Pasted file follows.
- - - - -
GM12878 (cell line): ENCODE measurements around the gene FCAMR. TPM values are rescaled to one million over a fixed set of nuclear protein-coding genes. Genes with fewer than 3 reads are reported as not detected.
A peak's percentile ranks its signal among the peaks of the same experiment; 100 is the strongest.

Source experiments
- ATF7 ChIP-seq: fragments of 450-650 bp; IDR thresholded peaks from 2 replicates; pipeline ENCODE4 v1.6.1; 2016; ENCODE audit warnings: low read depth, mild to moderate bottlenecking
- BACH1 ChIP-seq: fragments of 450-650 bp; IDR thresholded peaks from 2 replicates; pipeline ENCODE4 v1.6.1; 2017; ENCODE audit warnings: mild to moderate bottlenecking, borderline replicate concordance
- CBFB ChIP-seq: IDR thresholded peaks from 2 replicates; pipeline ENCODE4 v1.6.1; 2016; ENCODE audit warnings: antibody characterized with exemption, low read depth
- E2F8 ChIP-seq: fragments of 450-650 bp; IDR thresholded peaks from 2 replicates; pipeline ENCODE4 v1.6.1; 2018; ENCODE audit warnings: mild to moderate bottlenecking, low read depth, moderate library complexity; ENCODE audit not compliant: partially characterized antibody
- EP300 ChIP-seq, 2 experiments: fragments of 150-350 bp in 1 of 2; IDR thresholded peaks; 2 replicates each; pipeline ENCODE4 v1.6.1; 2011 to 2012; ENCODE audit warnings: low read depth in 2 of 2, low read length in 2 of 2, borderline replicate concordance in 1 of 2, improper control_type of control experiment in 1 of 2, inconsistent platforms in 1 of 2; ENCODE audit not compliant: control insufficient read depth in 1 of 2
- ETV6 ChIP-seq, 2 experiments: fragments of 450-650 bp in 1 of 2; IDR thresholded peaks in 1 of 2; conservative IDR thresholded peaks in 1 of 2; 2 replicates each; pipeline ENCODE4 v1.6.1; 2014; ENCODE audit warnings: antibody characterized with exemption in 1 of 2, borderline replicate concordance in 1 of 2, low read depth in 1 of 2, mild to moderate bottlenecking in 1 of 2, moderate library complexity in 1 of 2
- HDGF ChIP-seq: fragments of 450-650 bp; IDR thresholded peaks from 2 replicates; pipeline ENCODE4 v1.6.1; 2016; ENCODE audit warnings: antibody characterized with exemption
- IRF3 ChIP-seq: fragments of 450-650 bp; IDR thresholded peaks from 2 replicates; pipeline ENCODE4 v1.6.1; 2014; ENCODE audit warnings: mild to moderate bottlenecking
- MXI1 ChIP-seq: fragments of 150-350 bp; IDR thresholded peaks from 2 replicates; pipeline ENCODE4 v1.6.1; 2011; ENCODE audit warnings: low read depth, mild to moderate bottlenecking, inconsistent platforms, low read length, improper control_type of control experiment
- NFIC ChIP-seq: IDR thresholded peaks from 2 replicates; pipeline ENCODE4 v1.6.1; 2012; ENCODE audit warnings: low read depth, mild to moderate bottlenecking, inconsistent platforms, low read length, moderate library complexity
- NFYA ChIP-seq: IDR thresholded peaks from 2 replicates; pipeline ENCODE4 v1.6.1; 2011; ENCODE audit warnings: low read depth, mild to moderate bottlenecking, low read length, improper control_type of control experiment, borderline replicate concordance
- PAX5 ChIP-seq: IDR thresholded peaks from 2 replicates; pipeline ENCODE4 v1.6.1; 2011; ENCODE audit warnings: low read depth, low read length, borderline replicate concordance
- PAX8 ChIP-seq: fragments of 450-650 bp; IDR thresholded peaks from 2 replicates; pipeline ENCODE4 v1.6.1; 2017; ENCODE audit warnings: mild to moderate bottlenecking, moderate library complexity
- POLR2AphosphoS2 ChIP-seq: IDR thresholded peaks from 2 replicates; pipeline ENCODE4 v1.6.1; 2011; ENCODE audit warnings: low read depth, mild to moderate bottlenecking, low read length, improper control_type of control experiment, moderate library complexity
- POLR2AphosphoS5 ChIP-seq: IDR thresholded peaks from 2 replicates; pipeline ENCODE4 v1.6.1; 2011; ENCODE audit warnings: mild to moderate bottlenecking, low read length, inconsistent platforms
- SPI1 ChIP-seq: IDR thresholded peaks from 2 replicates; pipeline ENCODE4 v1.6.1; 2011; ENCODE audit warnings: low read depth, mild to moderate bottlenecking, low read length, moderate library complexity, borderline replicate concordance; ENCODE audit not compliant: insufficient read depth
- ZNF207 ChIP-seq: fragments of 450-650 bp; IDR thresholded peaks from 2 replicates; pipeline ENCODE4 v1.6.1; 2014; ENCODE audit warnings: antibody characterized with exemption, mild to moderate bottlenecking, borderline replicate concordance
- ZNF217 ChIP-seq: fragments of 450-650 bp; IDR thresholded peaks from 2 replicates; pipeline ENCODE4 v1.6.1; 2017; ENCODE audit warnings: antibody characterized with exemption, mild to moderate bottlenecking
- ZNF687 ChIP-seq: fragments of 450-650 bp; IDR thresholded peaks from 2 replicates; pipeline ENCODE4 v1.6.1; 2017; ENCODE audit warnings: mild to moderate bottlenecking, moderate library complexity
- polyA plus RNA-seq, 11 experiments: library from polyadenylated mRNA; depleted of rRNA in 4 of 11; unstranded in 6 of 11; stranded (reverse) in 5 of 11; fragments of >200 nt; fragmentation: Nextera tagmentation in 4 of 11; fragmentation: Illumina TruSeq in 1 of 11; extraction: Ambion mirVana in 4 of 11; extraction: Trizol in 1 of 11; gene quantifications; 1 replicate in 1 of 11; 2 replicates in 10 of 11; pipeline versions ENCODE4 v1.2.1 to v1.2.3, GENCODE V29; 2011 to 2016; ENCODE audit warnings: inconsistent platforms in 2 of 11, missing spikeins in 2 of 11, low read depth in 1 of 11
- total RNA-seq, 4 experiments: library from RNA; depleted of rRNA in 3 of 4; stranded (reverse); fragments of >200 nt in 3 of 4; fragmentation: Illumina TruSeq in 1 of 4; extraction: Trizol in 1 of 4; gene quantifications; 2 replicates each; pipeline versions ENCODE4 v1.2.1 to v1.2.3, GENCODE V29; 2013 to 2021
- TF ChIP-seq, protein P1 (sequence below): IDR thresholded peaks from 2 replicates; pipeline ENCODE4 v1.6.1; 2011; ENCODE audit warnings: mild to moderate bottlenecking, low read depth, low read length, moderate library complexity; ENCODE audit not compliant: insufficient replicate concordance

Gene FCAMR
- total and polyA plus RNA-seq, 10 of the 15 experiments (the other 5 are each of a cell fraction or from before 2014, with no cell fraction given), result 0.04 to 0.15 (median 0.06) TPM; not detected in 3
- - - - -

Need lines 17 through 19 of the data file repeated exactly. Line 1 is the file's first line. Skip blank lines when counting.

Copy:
- POLR2AphosphoS2 ChIP-seq: IDR thresholded peaks from 2 replicates; pipeline ENCODE4 v1.6.1; 2011; ENCODE audit warnings: low read depth, mild to moderate bottlenecking, low read length, improper control_type of control experiment, moderate library complexity
- POLR2AphosphoS5 ChIP-seq: IDR thresholded peaks from 2 replicates; pipeline ENCODE4 v1.6.1; 2011; ENCODE audit warnings: mild to moderate bottlenecking, low read length, inconsistent platforms
- SPI1 ChIP-seq: IDR thresholded peaks from 2 replicates; pipeline ENCODE4 v1.6.1; 2011; ENCODE audit warnings: low read depth, mild to moderate bottlenecking, low read length, moderate library complexity, borderline replicate concordance; ENCODE audit not compliant: insufficient read depth